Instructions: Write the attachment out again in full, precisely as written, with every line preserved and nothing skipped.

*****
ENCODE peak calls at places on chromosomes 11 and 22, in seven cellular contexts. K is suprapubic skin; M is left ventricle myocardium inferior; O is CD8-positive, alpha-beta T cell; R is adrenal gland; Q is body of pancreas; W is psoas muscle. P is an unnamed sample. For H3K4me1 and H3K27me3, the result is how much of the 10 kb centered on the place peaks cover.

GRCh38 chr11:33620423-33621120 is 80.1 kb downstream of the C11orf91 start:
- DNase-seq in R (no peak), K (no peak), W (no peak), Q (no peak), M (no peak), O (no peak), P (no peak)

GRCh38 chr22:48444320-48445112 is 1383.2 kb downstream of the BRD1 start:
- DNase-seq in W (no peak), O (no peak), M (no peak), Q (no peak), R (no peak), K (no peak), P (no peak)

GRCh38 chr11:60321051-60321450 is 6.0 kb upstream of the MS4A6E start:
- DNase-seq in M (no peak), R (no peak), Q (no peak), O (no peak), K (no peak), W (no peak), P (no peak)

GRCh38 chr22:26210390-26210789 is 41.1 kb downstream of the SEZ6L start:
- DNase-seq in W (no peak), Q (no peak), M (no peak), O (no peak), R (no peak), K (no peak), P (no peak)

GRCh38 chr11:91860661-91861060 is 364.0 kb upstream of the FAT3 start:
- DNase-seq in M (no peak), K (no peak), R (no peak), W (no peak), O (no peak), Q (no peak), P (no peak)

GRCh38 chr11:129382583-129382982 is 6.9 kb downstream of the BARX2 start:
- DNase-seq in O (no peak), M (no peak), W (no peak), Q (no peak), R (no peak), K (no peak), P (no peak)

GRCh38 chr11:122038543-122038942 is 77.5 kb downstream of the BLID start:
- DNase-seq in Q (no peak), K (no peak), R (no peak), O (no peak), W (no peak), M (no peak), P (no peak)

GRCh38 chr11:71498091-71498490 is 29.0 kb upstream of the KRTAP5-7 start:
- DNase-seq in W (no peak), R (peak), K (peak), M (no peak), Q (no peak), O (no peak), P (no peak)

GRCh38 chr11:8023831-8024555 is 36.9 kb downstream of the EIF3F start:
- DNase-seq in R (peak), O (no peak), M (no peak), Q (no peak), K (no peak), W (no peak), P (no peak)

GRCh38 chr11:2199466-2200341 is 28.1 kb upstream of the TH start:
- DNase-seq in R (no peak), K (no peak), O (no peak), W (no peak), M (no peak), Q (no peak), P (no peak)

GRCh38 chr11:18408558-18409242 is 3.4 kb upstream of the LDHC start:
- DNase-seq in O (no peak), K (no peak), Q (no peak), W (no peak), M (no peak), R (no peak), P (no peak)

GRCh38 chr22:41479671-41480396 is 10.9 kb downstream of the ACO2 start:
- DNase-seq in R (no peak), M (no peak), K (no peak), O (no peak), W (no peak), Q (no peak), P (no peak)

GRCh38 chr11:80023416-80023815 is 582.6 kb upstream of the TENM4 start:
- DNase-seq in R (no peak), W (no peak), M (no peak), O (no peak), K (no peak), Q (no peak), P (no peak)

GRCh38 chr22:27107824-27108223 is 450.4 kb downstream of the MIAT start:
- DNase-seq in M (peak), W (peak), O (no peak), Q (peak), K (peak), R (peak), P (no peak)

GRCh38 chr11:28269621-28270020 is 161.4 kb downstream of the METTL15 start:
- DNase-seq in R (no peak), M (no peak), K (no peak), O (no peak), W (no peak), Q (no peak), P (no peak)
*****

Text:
ENCODE peak calls at places on chromosomes 11 and 22, in seven cellular contexts. K is suprapubic skin; M is left ventricle myocardium inferior; O is CD8-positive, alpha-beta T cell; R is adrenal gland; Q is body of pancreas; W is psoas muscle. P is an unnamed sample. For H3K4me1 and H3K27me3, the result is how much of the 10 kb centered on the place peaks cover.

GRCh38 chr11:33620423-33621120 is 80.1 kb downstream of the C11orf91 start:
- DNase-seq in R (no peak), K (no peak), W (no peak), Q (no peak), M (no peak), O (no peak), P (no peak)

GRCh38 chr22:48444320-48445112 is 1383.2 kb downstream of the BRD1 start:
- DNase-seq in W (no peak), O (no peak), M (no peak), Q (no peak), R (no peak), K (no peak), P (no peak)

GRCh38 chr11:60321051-60321450 is 6.0 kb upstream of the MS4A6E start:
- DNase-seq in M (no peak), R (no peak), Q (no peak), O (no peak), K (no peak), W (no peak), P (no peak)

GRCh38 chr22:26210390-26210789 is 41.1 kb downstream of the SEZ6L start:
- DNase-seq in W (no peak), Q (no peak), M (no peak), O (no peak), R (no peak), K (no peak), P (no peak)

GRCh38 chr11:91860661-91861060 is 364.0 kb upstream of the FAT3 start:
- DNase-seq in M (no peak), K (no peak), R (no peak), W (no peak), O (no peak), Q (no peak), P (no peak)

GRCh38 chr11:129382583-129382982 is 6.9 kb downstream of the BARX2 start:
- DNase-seq in O (no peak), M (no peak), W (no peak), Q (no peak), R (no peak), K (no peak), P (no peak)

GRCh38 chr11:122038543-122038942 is 77.5 kb downstream of the BLID start:
- DNase-seq in Q (no peak), K (no peak), R (no peak), O (no peak), W (no peak), M (no peak), P (no peak)

GRCh38 chr11:71498091-71498490 is 29.0 kb upstream of the KRTAP5-7 start:
- DNase-seq in W (no peak), R (peak), K (peak), M (no peak), Q (no peak), O (no peak), P (no peak)

GRCh38 chr11:8023831-8024555 is 36.9 kb downstream of the EIF3F start:
- DNase-seq in R (peak), O (no peak), M (no peak), Q (no peak), K (no peak), W (no peak), P (no peak)

GRCh38 chr11:2199466-2200341 is 28.1 kb upstream of the TH start:
- DNase-seq in R (no peak), K (no peak), O (no peak), W (no peak), M (no peak), Q (no peak), P (no peak)

GRCh38 chr11:18408558-18409242 is 3.4 kb upstream of the LDHC start:
- DNase-seq in O (no peak), K (no peak), Q (no peak), W (no peak), M (no peak), R (no peak), P (no peak)

GRCh38 chr22:41479671-41480396 is 10.9 kb downstream of the ACO2 start:
- DNase-seq in R (no peak), M (no peak), K (no peak), O (no peak), W (no peak), Q (no peak), P (no peak)

GRCh38 chr11:80023416-80023815 is 582.6 kb upstream of the TENM4 start:
- DNase-seq in R (no peak), W (no peak), M (no peak), O (no peak), K (no peak), Q (no peak), P (no peak)

GRCh38 chr22:27107824-27108223 is 450.4 kb downstream of the MIAT start:
- DNase-seq in M (peak), W (peak), O (no peak), Q (peak), K (peak), R (peak), P (no peak)

GRCh38 chr11:28269621-28270020 is 161.4 kb downstream of the METTL15 start:
- DNase-seq in R (no peak), M (no peak), K (no peak), O (no peak), W (no peak), Q (no peak), P (no peak)